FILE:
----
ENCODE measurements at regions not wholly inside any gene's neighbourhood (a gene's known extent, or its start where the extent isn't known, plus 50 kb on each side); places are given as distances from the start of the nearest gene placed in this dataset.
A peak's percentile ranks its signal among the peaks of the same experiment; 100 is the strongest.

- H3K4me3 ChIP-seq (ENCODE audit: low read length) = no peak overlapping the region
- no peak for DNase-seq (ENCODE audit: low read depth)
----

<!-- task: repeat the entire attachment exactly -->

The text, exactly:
ENCODE measurements at regions not wholly inside any gene's neighbourhood (a gene's known extent, or its start where the extent isn't known, plus 50 kb on each side); places are given as distances from the start of the nearest gene placed in this dataset.
A peak's percentile ranks its signal among the peaks of the same experiment; 100 is the strongest.

- H3K4me3 ChIP-seq (ENCODE audit: low read length) = no peak overlapping the region
- no peak for DNase-seq (ENCODE audit: low read depth)